If you thought the travel bargains were unbelievable this year, just wait until 2010.
I'm fully aware that this prediction flies in the face of conventional wisdom. I mean, how many travel experts have you seen on TV lately, warning that the deals are going, going, gone?
They're everywhere. But they're probably wrong.
A recent forecast by Mintel, an international market and consumer research firm, predicts travel sales will basically remain flat in 2010 (they fell a projected 2.2 percent, to $123 billion, this year). However, air travel and hotel sales will drop by roughly 2 percent each, it says.
Research by Deloitte & Touche paints an equally bright outlook for bargain-hunters. "Leisure travelers will continue to seek out specials in 2010," says analyst Adam Weissenberg. "With hotels fighting to hold their rates as much as possible, they may offer an additional free night, complimentary spa treatment or discounted meals. For its part, the airline industry is also boosting incentives for leisure travelers by offering such things as a monthly pass."
In case you're wondering why the deals will probably continue through next year, industry guru Peter Yesawich of Y Partnership has an answer: According to his research, just over half of all active travelers say they plan to "stay fewer nights" on an upcoming vacation than they did this year. The implications are of "considerable concern" to the travel industry, he says, because they could push prices lower.
I realize nobody knows the future, and predicting travel prices is a fool's game. Still, it seems to me the real question isn't whether there will be more deals, but where they'll be.
Here are 10 places to find them during the Year of the Deal.
1. Bargains Are (Almost) Everywhere
If you come across a hotel or cruise line that insists it "never" discounts, don't believe it. In 2010, everyone will discount. It's just a question of how much. Amanda Sundt, the chief marketing officer at the adventure travel site iExplore (www.iexplore.com), says upscale resorts will continue to offer spa and dining credit credits and two-for-ones. Worse, hotel capacity is expected to grow as major chains like Hyatt and Four Seasons open new properties. "Look for good introductory deals as the hoteliers want to start seeing an immediate return and build buzz about the new properties," she says.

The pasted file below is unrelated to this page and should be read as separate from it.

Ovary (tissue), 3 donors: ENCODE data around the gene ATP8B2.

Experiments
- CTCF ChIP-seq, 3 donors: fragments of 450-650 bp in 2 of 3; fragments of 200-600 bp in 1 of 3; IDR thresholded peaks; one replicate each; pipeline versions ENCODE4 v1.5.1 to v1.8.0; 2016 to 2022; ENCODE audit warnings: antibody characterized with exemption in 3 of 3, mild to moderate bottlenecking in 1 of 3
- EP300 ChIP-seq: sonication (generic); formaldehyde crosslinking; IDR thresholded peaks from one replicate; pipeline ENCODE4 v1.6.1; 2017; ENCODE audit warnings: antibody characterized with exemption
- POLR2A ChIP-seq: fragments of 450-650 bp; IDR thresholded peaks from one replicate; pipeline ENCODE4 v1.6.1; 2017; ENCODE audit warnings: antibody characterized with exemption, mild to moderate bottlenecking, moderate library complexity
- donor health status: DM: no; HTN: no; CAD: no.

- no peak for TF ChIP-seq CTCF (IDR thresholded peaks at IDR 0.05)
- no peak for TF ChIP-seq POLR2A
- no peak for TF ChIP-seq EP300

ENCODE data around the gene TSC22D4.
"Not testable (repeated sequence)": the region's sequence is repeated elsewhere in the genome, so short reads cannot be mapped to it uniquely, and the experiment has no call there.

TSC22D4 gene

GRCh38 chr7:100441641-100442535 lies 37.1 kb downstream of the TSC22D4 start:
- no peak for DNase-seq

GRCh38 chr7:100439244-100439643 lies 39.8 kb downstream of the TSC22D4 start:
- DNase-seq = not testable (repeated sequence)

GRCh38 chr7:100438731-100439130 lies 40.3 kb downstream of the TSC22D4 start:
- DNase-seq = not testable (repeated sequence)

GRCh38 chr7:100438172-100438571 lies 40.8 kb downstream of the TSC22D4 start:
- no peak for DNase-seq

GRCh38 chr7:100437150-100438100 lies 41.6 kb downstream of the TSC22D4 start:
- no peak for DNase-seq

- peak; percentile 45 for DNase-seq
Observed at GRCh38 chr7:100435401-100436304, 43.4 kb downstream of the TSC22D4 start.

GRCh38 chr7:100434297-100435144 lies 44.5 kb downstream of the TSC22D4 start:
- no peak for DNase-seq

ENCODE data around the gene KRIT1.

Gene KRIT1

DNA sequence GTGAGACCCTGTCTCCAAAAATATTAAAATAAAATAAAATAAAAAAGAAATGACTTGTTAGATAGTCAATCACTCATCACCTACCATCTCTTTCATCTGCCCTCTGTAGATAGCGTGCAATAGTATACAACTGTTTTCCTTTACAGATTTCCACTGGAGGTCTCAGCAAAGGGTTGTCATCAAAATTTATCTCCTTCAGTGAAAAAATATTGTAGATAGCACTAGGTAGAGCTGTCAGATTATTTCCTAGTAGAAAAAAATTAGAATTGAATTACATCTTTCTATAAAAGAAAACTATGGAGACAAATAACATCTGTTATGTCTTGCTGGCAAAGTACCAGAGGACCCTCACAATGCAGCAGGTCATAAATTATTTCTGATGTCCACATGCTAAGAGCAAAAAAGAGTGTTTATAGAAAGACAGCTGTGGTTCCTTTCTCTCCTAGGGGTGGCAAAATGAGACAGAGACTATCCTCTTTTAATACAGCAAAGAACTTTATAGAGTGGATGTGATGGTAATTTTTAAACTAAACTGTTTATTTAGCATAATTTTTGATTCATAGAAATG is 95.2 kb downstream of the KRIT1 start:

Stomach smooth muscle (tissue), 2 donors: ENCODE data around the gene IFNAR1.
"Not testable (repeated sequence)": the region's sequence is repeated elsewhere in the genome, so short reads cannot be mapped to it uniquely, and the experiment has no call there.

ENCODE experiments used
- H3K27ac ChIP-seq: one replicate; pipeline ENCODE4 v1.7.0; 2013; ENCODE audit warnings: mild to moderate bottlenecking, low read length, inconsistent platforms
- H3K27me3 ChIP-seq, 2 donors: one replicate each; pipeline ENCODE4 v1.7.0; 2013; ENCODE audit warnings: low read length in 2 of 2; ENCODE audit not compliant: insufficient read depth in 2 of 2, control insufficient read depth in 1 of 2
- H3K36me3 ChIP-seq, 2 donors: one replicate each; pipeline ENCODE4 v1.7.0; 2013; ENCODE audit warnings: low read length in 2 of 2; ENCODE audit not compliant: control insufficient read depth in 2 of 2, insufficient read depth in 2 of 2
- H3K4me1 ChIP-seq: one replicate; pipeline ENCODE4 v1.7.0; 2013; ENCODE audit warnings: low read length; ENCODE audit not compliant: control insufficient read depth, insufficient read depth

2. Yes, Even Airlines
The travel industry's soothsayers want you to believe that airfares are on the verge of taking off again. They may be right. But they probably aren't. Chris Lopinto, the president and co-founder of ExpertFlyer.com (www.expertflyer.com), says lackluster demand from leisure travelers will continue to keep fares low. In fact, he predicts fares will stay depressed until business travelers jump back into the game. "I think once business and business travel picks up again, we'll see air prices go significantly higher," he says. When? Maybe by the fall of 2010. Then again, maybe not.
3. Forget Blackout Dates
Resorts offer so-called "value" season during off-peak times to lure guests. Guess what? Those value prices could last all of 2010, according to hoteliers like Steve Heydt, president of Elite Island Resorts, one of the largest independent Caribbean hotel groups. "Resort business is not showing any measurable increase," he told me.
"We've responded to this trend by ensuring that we allow our current value pricing to roll over and be available next spring, summer and fall. This is the only way we believe we can stimulate advance vacation bookings."
4. Catch the Wave
"Wave" period, which happens early in the year, is the time when most cruises are booked. In 2010, they'll be giving them away, from the sounds of it. "Cruise lines are putting the brakes on new ship builds, and those under construction are still being built, but most of those on the drawing board are on hold," says Danny Borg, a partner for the discount travel site Undercover Tourist. "The cruise lines will continue to lower prices until their ships sail at capacity." He and other experts recommend booking early in 2010, which is when all the sales are likely to happen.